Tuesday, June 7, 2011

Episode 6: The one where the cloud went to school

The I.T. industry in Ireland has a near-100% employment rate right now, yet there are so many jobs are out there being advertised that have few takers. A growing area in the jobs market is the search for cloud-savvy employees.

Recruitment agencies are scouring LinkedIn for people with 'cloud' experience. Anyone with 'cloud' in their details is getting contacted several times a week for opportunities from various recruiters up and down the country, and if you're lucky, one or two from further afield. My LinkedIn inbox for the last month has been brimming with contacts from various recruiters wanting to talk to me about cloud opportunities, because I am listed as someone who has worked in the sector.

One thing that struck me was that many of these recruiters didn'tt seem to even understand the concept of cloud themselves, or that there are sectors within the cloud such as IaaS, SaaS and PaaS. The perception placed in the media about cloud also doesn't make any real distinction. I recently had the pleasure of being invited to a chamber of commerce B2B meeting, and despite cloud being a relevant buzzword and hyped as the saviour of our woes, many came to me afterwards and admitted that they still didn't know what the cloud was. In many encounters with people interested in the cloud, the same sentiment was often expressed; 'what exactly is the cloud?'

Enter Cork Institute of Technology (CIT). It was announced on Tuesday that CIT had, under consultation with cloud system heavyweights EMC, VMWare, Cisco, GreenPlum, RSA, and SpringSource, developed a two year programme (which I am assuming is a national certificate course based on length and it being CIT) to allow people to attain an actual qualification specialising in the field of cloud computing, as opposed to say a grouping of certificates from various companies; i.e. Cisco accreditation, VMWare VSP etc.

Recruiters up and down the country, along with people seeking to see if they can join the cloud-train professionally, will have welcomed this announcement, just like the political bandwagon-jumpers who instantly latched themselves onto it.

Some people viewed this pairing of the IT industry and third level education as a first step towards Ireland building our much touted 'knowledge economy'. But like many things in Ireland within our education system, we're late adopters. A school in Mayo recently announced the option of children using iPads instead of books. This has been done since the iPad turned up in the U.S. in some school districts there.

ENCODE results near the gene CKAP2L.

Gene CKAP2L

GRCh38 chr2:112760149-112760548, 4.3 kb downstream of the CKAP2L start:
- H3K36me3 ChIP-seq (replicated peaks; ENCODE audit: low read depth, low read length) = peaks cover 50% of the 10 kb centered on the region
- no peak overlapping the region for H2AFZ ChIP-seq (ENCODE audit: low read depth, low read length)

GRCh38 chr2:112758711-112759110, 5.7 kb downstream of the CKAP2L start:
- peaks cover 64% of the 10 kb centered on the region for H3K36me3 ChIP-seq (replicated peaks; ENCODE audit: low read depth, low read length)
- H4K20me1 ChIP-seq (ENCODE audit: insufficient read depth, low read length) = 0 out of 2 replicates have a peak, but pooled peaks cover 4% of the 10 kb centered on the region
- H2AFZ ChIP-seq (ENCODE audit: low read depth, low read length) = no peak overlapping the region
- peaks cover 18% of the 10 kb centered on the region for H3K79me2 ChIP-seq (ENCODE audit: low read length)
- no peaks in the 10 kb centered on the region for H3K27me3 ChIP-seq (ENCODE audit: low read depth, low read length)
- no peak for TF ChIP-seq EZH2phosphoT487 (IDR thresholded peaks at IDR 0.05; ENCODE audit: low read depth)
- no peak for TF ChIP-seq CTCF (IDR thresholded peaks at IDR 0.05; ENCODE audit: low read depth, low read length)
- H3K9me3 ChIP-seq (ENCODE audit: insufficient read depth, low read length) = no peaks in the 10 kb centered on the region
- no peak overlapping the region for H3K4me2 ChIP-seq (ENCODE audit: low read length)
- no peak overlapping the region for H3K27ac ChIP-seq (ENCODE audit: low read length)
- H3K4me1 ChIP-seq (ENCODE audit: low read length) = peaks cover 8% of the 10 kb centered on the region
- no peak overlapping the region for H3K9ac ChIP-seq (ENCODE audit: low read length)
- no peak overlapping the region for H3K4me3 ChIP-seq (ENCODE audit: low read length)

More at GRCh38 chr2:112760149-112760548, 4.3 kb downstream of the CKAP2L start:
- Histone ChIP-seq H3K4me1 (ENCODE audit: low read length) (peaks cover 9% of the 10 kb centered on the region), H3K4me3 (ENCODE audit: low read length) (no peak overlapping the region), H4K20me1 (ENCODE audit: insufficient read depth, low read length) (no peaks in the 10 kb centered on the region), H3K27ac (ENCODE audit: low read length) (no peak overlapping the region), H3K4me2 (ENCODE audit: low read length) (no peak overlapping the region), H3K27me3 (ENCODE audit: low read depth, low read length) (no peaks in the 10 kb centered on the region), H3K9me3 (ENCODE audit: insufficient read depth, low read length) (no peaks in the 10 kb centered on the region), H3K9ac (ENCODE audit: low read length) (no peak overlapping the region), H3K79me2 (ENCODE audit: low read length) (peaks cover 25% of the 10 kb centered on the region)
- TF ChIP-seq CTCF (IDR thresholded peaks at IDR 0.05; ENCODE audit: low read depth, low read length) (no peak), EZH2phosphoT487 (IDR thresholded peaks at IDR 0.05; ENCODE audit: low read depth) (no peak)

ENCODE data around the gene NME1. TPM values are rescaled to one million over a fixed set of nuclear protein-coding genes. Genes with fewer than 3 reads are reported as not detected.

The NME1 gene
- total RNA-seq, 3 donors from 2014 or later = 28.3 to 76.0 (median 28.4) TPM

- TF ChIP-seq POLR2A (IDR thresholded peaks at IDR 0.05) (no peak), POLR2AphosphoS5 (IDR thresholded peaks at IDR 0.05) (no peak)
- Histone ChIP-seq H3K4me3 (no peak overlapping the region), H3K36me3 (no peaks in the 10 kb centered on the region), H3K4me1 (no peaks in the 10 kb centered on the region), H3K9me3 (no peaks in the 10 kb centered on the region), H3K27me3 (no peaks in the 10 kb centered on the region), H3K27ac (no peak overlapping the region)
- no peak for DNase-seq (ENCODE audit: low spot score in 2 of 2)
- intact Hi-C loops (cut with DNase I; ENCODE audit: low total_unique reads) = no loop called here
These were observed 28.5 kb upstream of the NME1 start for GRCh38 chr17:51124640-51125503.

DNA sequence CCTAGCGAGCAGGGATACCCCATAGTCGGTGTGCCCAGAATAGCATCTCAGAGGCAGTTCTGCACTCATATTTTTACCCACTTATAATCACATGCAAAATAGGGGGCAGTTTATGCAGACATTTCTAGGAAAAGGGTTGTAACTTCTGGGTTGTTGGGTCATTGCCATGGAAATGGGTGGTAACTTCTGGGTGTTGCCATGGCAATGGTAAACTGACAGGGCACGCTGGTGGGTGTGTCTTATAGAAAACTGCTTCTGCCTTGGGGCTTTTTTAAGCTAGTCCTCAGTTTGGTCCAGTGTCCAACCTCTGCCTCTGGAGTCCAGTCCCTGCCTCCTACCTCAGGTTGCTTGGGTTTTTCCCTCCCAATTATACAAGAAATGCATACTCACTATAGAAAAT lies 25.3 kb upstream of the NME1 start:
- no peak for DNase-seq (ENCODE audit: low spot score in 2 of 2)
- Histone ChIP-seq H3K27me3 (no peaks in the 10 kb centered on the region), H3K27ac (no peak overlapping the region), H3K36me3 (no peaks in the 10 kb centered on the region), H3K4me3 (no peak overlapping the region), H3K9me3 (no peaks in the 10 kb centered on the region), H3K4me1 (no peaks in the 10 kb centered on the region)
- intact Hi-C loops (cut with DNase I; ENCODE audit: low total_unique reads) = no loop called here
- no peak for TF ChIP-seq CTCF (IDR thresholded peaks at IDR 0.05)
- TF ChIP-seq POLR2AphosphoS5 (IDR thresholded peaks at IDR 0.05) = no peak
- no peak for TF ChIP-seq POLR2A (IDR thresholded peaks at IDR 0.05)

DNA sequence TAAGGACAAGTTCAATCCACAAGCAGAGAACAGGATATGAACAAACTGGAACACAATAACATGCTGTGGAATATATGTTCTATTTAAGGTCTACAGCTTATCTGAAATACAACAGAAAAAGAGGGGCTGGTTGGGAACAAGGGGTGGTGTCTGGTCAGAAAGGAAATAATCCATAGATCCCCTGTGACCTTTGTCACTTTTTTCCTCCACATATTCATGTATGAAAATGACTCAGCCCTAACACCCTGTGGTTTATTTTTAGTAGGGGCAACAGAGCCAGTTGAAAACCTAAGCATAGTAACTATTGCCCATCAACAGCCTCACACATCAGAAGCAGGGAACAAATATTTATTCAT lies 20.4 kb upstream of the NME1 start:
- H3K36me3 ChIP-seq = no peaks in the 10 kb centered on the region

To give an example closer to home-fields, heavy industry involvement in education has been done for several years successfully in Sweden, home to the ultimate award in educational fields; the Nobel prize. Academia is taken very seriously there, and for years its academic leanings have been treated like a business sector; being innovative, very closely tied to business to deliver the kinds of graduates businesses really need, and all courses are constructed and operated with rigorous quality control.

Sweden also heavily subsidises it's third level education programme to the point where even foreign students can go and study almost for free, so they offer the best courses at all levels to ensure they have the best people educated in the best way to better serve Swedish industry needs regardless of industry.
For too long in Ireland the IT courses have served the IT industry poorly.
Our education system must come to meet with the people investing in our country if they are to stay in our country. It cannot be left to these large multinationals to train people in skills they should already have while trying to grow their businesses – it's just not viable, especially given the speed IT moves at.

The flip side of this is Irish IT businesses are generally extremely poor at up-skilling, providing training and bringing people along in their education through their professional career. Yes, some request you keep your Cisco certification up-to-date, or your MSCE in-date, but in general they're not pro-active about training staff or doing in-house uptraining. Large U.S. Multinationals in general are almost obsessive about this, and understand the value of training their people, keeping their education in their field refreshed, and actively investing in their staff's educational needs.

Once upon a time, biotechnology was hailed as the next big thing and the hype failed to deliver in Ireland from a few years ago when it was billed as 'the next big thing to generate thousands of jobs' that ultimately never materialised. Is this course welcome? Yes it is. Is it overdue? Very much so. The real test will be what it delivers, what the uptake is, and whether it actually delivers value to businesses outside its progenitors.